This transition has had a tremendous aesthetic impact: Hubert Damisch posits that the screen is merely a temporary carrier or transitory stage of the image, which is resuscitated every time when it is shown[7]. Godard believes that film can only be liberated from the theater through projection[8], which also allows it to assume the authentic possibility of thinking and action. According to Liz Kotz, projection is the crucial means of integrating the viewing subject, moving/static images, time, and architectural space[9], thus making the transition from screening to projection a vital aesthetic form and a critical consciousness of contemporary image production. In the words of Chen Taisong, this transition is also the transformation from “filmic sense” to “filmic nature”. Independent film or artist film can make no real breakthrough as long as they stay within the confines of traditional modes of perception and aesthetics. Projection challenges the rigidity of established ways of beholding, and moves our encounter with image outside of the black box---be it the museum or theatre--- to achieve total immanence[10]while, at the same time, providing a real response to the “post-media” [11]condition of cinema.


Beyond the Screen: Politics of Presentation


The transition from film to installation marks the advent of the cinema of exhibition. After 2000, with the “legalization” of contemporary art in China, the cinema of exhibition was frequently presented at large-scale biennials and triennials, even becoming a key subject during panel discussions. In the meantime, many independent film festivals organized by NGOs began to form alliances with contemporary art, more and more independent projects were being shown in theaters and exhibition halls.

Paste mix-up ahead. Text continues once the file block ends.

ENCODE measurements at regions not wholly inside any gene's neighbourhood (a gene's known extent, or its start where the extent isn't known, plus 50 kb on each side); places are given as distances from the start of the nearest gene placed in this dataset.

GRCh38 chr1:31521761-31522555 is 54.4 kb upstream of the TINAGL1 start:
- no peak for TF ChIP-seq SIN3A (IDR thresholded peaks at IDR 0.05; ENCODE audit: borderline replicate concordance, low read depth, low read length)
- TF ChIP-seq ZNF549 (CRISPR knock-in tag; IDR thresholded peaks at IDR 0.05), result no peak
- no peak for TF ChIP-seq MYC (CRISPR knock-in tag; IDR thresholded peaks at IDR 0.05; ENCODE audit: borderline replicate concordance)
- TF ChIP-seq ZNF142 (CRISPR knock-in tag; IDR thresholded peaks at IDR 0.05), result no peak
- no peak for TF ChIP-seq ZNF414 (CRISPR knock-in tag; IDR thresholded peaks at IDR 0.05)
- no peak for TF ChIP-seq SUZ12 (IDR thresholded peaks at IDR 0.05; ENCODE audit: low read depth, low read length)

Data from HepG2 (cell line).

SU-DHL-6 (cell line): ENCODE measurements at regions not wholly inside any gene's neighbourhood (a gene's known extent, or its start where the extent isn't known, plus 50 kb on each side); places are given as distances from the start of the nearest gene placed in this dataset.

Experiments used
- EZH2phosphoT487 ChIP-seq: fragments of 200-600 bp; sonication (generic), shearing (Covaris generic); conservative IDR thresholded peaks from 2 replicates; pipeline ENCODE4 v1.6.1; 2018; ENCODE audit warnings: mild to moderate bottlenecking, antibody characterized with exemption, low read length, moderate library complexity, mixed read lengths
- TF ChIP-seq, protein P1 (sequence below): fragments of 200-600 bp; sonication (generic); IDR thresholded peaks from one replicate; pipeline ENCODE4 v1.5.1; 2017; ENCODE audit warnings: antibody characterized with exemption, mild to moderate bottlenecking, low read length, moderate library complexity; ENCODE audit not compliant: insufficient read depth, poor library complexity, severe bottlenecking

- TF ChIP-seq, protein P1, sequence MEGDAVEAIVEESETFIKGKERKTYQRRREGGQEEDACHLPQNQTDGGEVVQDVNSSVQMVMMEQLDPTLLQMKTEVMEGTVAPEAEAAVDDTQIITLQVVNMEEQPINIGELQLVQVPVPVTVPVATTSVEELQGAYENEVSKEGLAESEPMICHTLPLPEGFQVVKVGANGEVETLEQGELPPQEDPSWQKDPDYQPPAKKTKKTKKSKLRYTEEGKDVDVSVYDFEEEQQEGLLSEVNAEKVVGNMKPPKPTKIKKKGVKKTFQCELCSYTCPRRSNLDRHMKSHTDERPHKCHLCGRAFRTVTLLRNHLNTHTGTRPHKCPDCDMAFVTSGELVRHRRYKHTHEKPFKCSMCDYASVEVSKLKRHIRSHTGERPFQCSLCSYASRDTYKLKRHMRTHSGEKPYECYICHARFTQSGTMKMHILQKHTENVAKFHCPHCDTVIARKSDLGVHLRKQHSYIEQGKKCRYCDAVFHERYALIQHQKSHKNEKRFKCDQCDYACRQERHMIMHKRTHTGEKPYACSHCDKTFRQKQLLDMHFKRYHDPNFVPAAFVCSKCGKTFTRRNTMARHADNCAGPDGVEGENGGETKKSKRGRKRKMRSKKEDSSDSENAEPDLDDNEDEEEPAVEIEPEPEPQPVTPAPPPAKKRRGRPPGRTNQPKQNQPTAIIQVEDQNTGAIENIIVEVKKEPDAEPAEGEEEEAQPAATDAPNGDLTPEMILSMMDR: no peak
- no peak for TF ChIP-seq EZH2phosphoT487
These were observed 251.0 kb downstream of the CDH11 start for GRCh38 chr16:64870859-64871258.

Due to these new opportunities and conditions, many major research and exhibition projects centered on the moving image and video art began to emerge nationwide: besides the First Guangzhou Triennial already mentioned, there are other events such as Beijing International New Media Arts Exhibition & Symposium, Media Arts Triennial by National Art Museum of China (Synthetic Times, 2008 and Translife, 2011); The 2004 Shanghai Biennale: Techniques of The Visible; 2009 Shanghai eArts Festival: New Media Archaeology; Looking Though Film: Traces of Cinema and Self-Constructs in Contemporary Art, OCAT Shenzhen, 2011; Out of The Box: The Threshold of Video Art in China 1984-1988, Guangzhou Times Museum; Moving Image in China 1988-2011, Shanghai Minsheng Art Museum.


On the one hand, the flourishing of these mega-events related to the cinema of exhibition suggests the possibility of film/moving image heading toward a new direction of production and criticism in contradistinction to that of visual/fine art. On the other hand, it also attests to the fact that, since the growing systematization of research and infrastructural development of the museum, the formats of exhibiting have shaped the moving image to become an irreplaceable, interdisciplinary art form.